Saturday, July 10, 2010
For everyone who loves Jane Austen...a marvelously entertaining new series that turns the incomparable author into an extraordinary sleuth! On a visit to the estate of her friend, the young and beautiful Isobel Payne, Countess of Scargrave, Jane bears witness to a tragedy. Isobel's husband-a gentleman of mature years-is felled by a mysterious and agonizing ailment. The Earl's death seems a cruel blow of fate for the newly married Isobel. Yet the bereaved widow soon finds that it's only the beginning of her misfortune...as she receives a sinister missive accusing her and the Earl's nephew of adultery-and murder. Desperately afraid that the letter will expose her to the worst sort of scandal, Isobel begs Jane for help. And Jane finds herself embroiled in a perilous investigation that will soon have her following a trail of clues that leads all the way to Newgate Prison and the House of Lords-a trail that may well place Jane's own person in the gravest jeopardy.
It's been a number of years since I was ten years old and in the midst of my Nancy Drew fervor. It all started upon discovery of my mother's old blue Nancy's tucked away on a top shelf in our library at home. I devoured them all that year, relishing one mystery after another involving the adventures of Nancy and her faithful sidekicks, Bess and George. Time went by and before long I discovered Gone With the Wind and another obsession took root. Nancy was relegated to the top shelf again in lieu of Rhett Butler and ultimately Mr. Darcy. Still, I never forgot my love for those childhood mysteries and lately I've begun to pick them up again, only now I'm attracted to the historical mystery. Historical mysteries combine my love for historical fiction and romance with a resourceful and enterprising female sleuth, often with an enigmatic and brooding love interest thrown in to make it interesting. Jane and the Unpleasantness at Scargrave Manor is no exception.
First in a series of books featuring Jane Austen, author Stephanie Barron excels at making Jane a real living and breathing person. We all are familiar with the iconic portrait of Jane Austen, the beloved nineteenth century author and creator of the classic Pride and Prejudice who died too young of Addison's Disease. Yet, we don't know for certain a whole lot about her life, which conveniently leaves room for Barron to create a series that takes advantage of the missing gaps to create her mystery series.
The books are set up as if some missing letters written by Jane have been discovered roughly two hundred years later. The letters wind up telling the story from Jane's point of view of her visit to Scargrave Manor and the ensuing murders that follow. Scargrave Manor is the country home of her recently married friend, Isobel Payne, Countess of Scargrave who's husband has suddenly died one night after a ball they have given. Of course, Jane is there for her friend, particularly since Isobel is later accused of poisoning her husband the earl, as well as commiting adultery with the earl's heir who is accused of murdering her maid! Much complications and it seems hopeless for Isobel who is sent to Newgate Prison to await trial.
Jane is convinced her friend is innocent, yet how can she prove it and save her from hanging? Single-minded in her determination to find the real culprit, Jane doesn't always use the best judgment, nearly causing her own demise and complicating matters by falsely accusing the one man who is secretly helping in the cause. I admired Jane's resourcefulness while still retaining her ladylike behavior no matter what the situation. I also enjoyed the interaction she had with Lord Harold Trowbridge who seemed to pop up frequently just to annoy her and play the villain.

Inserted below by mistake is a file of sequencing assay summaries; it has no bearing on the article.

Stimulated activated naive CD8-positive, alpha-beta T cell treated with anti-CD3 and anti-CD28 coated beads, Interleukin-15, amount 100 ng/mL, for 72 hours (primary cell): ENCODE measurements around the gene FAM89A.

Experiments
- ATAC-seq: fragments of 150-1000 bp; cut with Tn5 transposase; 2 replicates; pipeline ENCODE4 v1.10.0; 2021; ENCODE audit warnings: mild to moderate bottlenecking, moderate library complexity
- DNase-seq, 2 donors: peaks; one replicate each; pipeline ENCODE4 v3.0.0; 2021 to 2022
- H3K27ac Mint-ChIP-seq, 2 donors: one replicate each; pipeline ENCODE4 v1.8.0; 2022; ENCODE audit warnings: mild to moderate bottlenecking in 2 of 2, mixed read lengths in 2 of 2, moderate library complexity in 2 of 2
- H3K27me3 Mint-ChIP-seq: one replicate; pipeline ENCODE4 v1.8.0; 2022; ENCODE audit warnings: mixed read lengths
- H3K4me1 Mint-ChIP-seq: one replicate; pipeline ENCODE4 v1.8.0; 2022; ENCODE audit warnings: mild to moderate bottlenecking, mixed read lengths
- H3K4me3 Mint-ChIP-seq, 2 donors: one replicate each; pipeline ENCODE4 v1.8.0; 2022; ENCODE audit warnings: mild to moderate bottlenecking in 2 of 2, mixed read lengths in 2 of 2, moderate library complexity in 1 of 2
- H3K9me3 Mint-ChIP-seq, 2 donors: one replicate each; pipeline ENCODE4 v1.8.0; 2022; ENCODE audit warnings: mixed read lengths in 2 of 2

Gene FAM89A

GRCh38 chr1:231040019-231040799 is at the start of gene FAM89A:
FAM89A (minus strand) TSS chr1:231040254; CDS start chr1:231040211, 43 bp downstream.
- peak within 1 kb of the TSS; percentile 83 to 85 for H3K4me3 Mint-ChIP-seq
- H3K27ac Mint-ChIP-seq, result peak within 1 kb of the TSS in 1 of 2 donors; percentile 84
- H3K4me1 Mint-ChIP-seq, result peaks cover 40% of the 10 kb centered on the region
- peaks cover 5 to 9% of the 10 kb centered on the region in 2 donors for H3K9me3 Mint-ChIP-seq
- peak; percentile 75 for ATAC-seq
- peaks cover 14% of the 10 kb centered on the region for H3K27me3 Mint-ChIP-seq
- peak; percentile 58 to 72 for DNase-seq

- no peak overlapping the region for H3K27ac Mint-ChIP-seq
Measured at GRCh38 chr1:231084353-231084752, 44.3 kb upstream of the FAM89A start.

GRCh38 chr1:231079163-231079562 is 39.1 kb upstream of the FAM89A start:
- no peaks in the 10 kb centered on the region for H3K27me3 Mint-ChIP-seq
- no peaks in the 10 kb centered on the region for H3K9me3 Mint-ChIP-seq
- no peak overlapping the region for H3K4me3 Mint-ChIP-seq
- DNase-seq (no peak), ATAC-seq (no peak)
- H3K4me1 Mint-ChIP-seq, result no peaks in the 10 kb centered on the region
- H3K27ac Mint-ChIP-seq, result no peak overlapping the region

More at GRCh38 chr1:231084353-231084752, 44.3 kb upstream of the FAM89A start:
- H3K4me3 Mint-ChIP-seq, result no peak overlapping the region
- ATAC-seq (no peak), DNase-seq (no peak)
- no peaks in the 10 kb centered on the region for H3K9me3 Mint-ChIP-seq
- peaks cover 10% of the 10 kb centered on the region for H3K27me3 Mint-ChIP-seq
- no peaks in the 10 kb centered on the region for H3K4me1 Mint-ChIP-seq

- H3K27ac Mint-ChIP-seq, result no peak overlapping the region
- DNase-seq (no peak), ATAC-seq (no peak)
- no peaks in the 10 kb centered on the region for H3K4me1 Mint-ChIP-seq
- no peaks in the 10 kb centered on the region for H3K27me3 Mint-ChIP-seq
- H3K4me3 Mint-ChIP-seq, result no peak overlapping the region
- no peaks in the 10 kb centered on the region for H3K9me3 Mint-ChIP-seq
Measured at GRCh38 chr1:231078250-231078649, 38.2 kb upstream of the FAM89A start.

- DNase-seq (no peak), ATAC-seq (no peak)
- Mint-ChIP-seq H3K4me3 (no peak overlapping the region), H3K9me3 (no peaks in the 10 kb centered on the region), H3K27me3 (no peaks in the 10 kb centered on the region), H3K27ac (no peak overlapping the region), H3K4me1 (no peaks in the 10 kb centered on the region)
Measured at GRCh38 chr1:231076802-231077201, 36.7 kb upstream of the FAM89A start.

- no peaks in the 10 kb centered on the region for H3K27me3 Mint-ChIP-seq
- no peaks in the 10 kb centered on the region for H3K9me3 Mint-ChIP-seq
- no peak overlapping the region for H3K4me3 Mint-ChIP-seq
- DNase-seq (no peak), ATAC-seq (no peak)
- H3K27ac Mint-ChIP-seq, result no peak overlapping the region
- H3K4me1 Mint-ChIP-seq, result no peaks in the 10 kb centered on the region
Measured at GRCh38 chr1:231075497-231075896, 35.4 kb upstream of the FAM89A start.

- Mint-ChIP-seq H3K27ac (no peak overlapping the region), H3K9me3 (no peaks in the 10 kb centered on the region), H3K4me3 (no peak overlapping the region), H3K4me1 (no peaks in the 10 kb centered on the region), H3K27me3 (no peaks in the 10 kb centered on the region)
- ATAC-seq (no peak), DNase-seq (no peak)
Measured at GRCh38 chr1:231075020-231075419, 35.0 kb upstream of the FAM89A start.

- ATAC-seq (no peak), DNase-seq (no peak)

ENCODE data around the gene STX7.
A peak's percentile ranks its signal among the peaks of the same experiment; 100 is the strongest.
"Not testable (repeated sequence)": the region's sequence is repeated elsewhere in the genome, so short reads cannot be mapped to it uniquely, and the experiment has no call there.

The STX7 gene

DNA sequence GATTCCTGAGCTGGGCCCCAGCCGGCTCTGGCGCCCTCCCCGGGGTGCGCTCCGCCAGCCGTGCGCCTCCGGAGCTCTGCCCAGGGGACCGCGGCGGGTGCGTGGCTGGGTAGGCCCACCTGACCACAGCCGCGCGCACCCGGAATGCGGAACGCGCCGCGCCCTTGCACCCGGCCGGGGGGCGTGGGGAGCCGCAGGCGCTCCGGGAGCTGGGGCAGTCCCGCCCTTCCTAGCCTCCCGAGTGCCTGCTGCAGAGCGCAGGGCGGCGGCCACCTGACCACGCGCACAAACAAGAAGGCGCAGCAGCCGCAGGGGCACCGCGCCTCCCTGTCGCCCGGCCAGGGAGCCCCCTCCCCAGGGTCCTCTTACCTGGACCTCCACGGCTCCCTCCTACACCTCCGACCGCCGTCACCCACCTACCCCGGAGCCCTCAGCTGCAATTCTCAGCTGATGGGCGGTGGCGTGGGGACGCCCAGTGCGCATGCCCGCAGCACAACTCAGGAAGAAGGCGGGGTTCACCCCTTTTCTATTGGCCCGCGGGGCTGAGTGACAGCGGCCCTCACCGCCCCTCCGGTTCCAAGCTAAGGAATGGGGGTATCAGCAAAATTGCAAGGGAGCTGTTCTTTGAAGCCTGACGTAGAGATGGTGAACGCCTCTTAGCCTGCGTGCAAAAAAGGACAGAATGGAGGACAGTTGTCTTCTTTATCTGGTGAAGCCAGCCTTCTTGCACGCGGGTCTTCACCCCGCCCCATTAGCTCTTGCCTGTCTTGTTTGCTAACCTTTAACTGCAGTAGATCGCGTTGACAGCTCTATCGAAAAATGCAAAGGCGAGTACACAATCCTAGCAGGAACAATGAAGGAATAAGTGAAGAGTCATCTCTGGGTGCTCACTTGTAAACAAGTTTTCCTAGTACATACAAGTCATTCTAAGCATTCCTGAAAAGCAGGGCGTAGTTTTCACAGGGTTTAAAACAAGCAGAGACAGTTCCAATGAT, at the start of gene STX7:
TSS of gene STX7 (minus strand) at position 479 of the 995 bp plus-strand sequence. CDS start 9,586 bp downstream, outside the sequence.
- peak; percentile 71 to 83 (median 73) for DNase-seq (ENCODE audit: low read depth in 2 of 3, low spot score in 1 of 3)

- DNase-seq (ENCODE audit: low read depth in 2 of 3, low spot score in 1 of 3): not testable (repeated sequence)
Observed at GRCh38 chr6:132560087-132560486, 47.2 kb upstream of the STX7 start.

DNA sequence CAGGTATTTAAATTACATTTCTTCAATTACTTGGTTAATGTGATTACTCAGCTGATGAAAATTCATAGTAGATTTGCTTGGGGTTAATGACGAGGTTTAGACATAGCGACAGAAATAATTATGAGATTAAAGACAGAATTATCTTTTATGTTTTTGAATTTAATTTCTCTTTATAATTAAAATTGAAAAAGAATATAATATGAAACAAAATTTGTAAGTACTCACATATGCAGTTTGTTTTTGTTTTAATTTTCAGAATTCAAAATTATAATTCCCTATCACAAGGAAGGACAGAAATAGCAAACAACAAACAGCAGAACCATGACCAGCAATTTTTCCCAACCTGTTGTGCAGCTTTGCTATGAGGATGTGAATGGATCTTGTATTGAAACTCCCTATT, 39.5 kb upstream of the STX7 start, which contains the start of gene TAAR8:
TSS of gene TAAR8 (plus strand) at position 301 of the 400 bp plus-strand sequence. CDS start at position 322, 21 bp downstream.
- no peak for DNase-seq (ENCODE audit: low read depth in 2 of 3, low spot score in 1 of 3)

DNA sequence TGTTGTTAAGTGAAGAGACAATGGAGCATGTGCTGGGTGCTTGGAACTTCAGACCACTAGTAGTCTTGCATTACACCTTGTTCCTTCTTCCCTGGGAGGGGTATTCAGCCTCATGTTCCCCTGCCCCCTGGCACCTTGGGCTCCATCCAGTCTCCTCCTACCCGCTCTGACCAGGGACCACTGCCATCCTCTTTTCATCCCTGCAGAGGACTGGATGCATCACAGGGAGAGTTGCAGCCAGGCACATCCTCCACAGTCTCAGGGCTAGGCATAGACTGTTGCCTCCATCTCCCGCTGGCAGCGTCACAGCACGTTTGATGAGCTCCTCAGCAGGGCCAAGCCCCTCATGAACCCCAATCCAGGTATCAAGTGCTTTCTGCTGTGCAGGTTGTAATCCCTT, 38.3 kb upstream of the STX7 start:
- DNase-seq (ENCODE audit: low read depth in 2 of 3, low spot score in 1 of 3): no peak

I enjoyed the various side characters throughout this mystery and recognized the makings of many a hero and heroine from her novels, cleverly wrought to indicate where she got her inspirations from, such as Fanny Delahoussaye, who I couldn't help comparing to what a young Mrs. Bennet or Lydia might have been like and the disagreable Lord Harold Trowbridge had the makings of a Mr. Darcy! Very well done and the period research, language and settings were first rate.
I do have one pet peeve, though minor, which was the need for so many footnotes, which I found a distraction, particularly on a kindle. They disrupted the flow of the story by flipping me forward and I'd get all lost and couldn't find my place again in the book! Finally, I stopped clicking on them and waited to read them when I came to the end of the chapter. Often they were interesting and informative (though I like to pride myself on the fact I knew a lot of them already). I would recommend if you are reading this on a kindle or some other ebook device, wait until the end of chapter to read them - or suffer the consequences!
Although the book got off to a slow start, by midpoint it really picked up and I got into it and was eager to finish and find out who the culprit was. This is a worthwhile series if you like historical mysteries and particularly if you are a Jane Austen fan. The author is faithful to her memory. The reader will recognize many lines and characters from her books, it's fun to spot them - as if we're in on an inside joke, although it is not a necessity to be a Jane afficianado in order appreciate the series, which I am told only gets better and better as it goes on. Enjoy!